44 It took a tomboy from Frederick who cut paper dolls from her mother’s fashion magazines to usher in the age of modernism in American fashion. Designer Claire McCardell’s vision and talent forever altered how women dressed. Hailed as the inventor of American women’s sportswear, McCardell refused to cater to the mid-century standard of copying rigid, men’s tailoring for women’s wear. Inspired by the busy, post-World War II lives of ordinary women, she introduced such casual, fashion-forward and still-hip designs as the first wrap-around housedress, strapless swimsuit, mix-and-match separates and the use of zippers and side pockets in women’s clothing. Who knows? Maybe her home state’s affinity for The Block inspired the McCardell innovation that has gripped the fashion industry ever since: the strapless, elasticized tube top. —S.A.
45 Every aspect of Homewood House, deemed the most intact Federal country house in Baltimore, seems to say “look at me.” Elaborate hand-carved woodwork and plasterwork edge everything, from the front portico to central passageway to bedroom mantels. Shining floor cloths bring inside the black-and-white marble checkerboard of the front porch. Brilliantly colored geometric and floral carpets enhance apple green, robin’s egg blue and almost fluorescent yellow walls tied together by soft green trim. In 1801, when the house was built, green was a new color, made from copper oxide. It screamed wealth. Today Homewood doesn’t scream, but glitters, like its silks and silver, its glass and highly polished mahogany. —K.H.
46 “Natty” describes Fred Lazarus to a ‘T’. The president of the Maryland Institute College of Art sports bow ties and bespoke suits, and his shock of curly hair never looks moppish or untended. Lazarus, who shops the Polo and Brooks Brothers outlets for “quality brands at cheap prices,” describes his style as pretty conservative, and says his ever-present bow ties, “are a little something that makes people smile.” We certainly think so. —M.Z.
47 Thank goodness for Darin Atwater’s Soulful Symphony. Performing everything from Duke Ellington’s jazz-tinged take on the “Nutcracker Suite” to conductor Atwater’s own genre-blending Song in a Strange Land, this mostly African-American ensemble melds classical, jazz, gospel, Afro-Cuban, swing and a touch of hip-hop into a funky musical stew that gets audiences dancing in the aisles. When was the last time you saw that at Meyerhoff Symphony Hall? —J.S.
48. In 1914, one of Baltimore’s most (in)famous nearly native daughters, Wallis Warfield, made her debut at the Bachelor’s Cotillon wearing “an exquisite gown of white satin combined with pearl and chiffon trimmings” and carrying a bouquet of American beauty roses. The event, ongoing since 1870, and held at the Lyric for many years, began as a series of balls before eventually claiming the first Monday in December as its own. These days, public details about the Cotillon are few, but come the Friday after Thanksgiving, rest assured that young women in scaled-down, simple-lined gowns and swathed in bouquets will be escorted to the ball-of-Baltimore-balls by fathers, grandfathers and uncles into the shining eye of society. —M.Z.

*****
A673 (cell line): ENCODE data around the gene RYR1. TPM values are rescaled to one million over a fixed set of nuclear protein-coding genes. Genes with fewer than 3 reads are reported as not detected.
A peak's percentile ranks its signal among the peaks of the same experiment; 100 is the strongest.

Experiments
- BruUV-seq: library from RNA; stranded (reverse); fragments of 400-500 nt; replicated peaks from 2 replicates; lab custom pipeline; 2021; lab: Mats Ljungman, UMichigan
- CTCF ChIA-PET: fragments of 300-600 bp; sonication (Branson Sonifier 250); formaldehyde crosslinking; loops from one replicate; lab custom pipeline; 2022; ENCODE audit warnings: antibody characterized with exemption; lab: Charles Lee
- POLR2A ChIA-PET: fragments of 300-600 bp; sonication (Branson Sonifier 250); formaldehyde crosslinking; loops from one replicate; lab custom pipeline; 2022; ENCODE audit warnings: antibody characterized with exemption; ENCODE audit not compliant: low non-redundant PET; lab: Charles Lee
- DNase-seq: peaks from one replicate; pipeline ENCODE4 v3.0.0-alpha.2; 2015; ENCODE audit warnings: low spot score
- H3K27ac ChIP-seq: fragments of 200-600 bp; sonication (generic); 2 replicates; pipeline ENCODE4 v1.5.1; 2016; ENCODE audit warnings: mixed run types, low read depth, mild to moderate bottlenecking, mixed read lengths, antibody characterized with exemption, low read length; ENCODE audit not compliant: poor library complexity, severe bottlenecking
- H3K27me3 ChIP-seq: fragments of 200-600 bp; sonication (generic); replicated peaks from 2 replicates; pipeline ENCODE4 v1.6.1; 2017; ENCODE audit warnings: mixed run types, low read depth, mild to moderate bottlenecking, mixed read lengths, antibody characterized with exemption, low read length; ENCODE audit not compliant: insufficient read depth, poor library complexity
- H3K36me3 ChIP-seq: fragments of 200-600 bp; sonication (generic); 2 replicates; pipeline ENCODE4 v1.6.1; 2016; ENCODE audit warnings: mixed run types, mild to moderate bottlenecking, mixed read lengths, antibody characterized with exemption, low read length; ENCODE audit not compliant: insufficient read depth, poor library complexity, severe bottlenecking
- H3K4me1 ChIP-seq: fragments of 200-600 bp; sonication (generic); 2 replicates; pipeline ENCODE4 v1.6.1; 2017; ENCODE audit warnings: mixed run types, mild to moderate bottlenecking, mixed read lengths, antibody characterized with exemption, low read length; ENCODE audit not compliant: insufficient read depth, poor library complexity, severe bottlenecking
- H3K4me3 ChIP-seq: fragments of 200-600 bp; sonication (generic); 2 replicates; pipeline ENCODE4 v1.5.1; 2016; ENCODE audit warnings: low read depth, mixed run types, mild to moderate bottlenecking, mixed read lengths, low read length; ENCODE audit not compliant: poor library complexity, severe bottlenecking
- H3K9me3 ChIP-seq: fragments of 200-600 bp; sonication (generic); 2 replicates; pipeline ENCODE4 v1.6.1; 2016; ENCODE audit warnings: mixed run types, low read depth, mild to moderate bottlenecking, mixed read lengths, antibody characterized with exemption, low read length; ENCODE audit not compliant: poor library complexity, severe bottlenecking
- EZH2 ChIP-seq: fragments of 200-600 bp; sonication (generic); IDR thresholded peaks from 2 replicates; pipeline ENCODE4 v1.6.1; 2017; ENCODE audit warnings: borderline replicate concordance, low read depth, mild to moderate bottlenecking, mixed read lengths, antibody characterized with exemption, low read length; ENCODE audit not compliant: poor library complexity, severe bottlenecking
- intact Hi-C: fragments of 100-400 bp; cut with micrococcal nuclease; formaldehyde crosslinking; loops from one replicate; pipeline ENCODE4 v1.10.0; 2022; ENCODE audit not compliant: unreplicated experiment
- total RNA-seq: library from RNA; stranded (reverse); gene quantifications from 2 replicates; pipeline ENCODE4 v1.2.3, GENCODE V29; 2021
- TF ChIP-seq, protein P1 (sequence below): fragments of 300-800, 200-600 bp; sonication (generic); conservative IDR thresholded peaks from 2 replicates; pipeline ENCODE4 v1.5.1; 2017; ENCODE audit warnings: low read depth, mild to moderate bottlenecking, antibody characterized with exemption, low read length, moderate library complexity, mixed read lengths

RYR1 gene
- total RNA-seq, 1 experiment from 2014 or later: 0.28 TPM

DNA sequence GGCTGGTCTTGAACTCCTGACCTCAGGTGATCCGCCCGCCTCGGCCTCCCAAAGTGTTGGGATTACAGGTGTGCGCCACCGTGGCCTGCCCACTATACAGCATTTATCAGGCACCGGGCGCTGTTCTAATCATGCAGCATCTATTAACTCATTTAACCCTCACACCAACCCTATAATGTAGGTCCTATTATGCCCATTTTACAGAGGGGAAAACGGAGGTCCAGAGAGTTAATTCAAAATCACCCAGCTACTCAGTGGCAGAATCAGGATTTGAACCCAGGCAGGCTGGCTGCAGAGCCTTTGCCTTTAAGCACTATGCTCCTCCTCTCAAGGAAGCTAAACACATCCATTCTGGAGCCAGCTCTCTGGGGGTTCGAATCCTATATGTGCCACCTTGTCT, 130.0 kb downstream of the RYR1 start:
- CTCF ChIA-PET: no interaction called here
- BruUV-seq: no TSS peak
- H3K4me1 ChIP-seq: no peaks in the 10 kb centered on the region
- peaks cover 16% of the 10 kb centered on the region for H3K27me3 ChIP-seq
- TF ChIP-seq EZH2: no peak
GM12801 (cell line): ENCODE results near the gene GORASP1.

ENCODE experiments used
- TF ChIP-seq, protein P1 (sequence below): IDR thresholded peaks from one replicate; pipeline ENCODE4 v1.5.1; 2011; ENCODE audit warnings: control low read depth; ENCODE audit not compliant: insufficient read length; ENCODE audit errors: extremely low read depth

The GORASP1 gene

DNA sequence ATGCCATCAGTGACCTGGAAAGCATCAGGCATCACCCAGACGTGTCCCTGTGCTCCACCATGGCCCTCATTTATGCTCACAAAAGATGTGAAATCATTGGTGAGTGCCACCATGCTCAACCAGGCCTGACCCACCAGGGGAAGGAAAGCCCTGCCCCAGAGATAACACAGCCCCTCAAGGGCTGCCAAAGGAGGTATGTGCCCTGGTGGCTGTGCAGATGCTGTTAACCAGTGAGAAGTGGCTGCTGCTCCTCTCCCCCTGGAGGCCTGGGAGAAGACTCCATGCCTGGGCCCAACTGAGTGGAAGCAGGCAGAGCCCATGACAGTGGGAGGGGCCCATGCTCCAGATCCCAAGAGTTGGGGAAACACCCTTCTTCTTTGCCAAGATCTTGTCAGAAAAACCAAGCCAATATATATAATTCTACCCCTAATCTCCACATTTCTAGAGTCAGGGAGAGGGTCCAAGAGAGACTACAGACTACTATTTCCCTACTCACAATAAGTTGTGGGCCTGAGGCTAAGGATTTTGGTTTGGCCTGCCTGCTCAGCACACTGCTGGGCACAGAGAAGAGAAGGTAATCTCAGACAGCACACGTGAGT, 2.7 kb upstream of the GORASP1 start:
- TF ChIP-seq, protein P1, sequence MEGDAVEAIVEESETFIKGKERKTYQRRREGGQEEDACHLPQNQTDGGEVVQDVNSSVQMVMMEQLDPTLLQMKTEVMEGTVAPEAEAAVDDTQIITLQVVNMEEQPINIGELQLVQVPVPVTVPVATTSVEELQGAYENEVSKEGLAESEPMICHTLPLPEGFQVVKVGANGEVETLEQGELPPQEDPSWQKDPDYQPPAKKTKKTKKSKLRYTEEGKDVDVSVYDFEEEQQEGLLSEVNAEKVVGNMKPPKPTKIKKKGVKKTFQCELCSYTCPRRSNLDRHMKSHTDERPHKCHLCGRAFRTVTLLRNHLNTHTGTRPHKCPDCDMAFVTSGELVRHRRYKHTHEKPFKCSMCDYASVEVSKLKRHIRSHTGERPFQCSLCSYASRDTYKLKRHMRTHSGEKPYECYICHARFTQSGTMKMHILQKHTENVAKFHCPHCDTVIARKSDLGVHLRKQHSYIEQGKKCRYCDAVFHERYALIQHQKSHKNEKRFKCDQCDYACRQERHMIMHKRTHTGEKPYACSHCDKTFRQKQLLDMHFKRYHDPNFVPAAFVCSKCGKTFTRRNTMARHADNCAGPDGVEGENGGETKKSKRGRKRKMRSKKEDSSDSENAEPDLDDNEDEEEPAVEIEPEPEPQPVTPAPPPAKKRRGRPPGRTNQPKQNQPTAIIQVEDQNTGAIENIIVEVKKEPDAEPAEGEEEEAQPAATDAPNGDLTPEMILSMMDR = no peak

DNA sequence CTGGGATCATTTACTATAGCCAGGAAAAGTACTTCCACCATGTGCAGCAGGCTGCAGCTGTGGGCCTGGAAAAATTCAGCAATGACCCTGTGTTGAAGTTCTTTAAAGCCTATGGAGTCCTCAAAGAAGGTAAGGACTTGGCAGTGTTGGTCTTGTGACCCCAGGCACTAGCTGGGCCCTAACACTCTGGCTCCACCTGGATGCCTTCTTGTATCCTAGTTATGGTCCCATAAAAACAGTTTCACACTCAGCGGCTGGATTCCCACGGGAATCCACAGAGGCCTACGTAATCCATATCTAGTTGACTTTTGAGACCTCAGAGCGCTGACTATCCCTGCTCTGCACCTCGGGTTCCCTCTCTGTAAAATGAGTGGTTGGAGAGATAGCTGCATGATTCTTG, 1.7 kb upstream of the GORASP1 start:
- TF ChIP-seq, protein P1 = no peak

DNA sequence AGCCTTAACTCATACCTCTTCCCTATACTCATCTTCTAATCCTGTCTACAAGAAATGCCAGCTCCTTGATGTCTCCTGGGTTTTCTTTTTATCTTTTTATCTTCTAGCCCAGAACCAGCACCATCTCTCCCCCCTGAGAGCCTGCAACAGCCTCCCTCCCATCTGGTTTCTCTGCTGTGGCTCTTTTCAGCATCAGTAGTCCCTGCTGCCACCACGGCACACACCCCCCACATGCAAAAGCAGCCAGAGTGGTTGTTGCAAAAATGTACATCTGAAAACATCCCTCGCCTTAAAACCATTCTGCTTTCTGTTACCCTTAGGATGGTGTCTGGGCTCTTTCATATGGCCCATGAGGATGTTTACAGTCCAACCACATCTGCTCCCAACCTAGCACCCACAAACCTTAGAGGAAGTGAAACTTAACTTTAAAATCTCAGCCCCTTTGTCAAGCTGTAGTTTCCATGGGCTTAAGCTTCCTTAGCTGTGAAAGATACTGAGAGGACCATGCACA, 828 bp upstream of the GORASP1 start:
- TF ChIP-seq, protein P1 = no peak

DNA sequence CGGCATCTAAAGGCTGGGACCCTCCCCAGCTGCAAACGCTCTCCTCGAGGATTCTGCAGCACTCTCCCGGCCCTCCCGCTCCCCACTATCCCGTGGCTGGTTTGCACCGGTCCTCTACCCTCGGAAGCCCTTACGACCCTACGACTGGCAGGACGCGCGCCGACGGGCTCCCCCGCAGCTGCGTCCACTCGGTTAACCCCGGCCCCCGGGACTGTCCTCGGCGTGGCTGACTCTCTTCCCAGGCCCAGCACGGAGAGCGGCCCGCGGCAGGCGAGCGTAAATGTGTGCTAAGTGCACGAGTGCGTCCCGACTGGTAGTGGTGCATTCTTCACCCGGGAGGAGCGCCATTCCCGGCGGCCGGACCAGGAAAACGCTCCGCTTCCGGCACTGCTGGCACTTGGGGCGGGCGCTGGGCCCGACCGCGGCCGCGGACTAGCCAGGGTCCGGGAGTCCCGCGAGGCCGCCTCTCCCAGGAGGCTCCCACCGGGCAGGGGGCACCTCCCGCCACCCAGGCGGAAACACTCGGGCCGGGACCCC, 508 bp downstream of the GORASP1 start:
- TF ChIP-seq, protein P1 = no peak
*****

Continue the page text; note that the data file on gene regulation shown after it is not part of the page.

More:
49 The Brass Elephant’s Tusk Lounge is one of the few places in the city where you can get drunk on the cheap during happy hour while still feeling civilized. Enter the historic mansion and climb the stairs to the second floor. Order a martini or a glass of wine at the marble bar. After a few sips, the room will appear even more beautiful than at first, the light from the crystal chandelier reflecting off gilt-frame mirrors in a warm golden glow. Perhaps you’ll order mussels in herb broth, a cheese plate or even a grilled filet of beef from the lounge menu. Or maybe you’ll just have that second drink, which is free, compliments of the happy hour special. The room is hushed. No one makes any sudden moves. Only with great reluctance do you return to the world outside. —L.W.
50 Before Nouveau Contemporary Goods arrived, Baltimoreans never realized that couches could be purple. Or that lamps could sport fringe. Steve Appel and Lee Whitehead’s original Charles Street store was not only a destination for those looking to add a splash of funky color to their living rooms, but a quasi-tourist attraction, as well. While we miss the eclectic layout of the original store, we know that purple couches await not far away at Nouveau’s Belvedere Square and Canton locales. —J.S.
51 The Hippodrome Theatre’s 1914 opening night featured vaudeville dancers, a comedy act and performing elephants. Ninety years later, after a $63 million renovation and a rebirth as the France-Merrick Performing Arts Center, the Hippodrome still offers a variety of talents and stands as a symbol of Baltimore’s revitalizing West Side. Frank Sinatra played with the Tommy Dorsey Orchestra at the Hippodrome in 1939, and performers like Jack Benny, Gene Krupa and Bob Hope appeared there before achieving fame. With 270 Broadway-caliber performances a year, the Hippodrome Theatre is once again the city’s most stylish place to see a show. —L.A.W.
52 We’re all about slumps— not to be confused with bettys, buckles, clafoutis, cobblers, crumbles, crisps, fools, grunts or pandowdys, though we like those, too. And our favorite rendition is the yummy blueberry slump, courtesy of chef Mark Henry at the tony Oregon Grille. The hushed, dark, clubby setting of the restaurant is just the place to tuck into this fruit-and-dumpling treat. —B.M.L.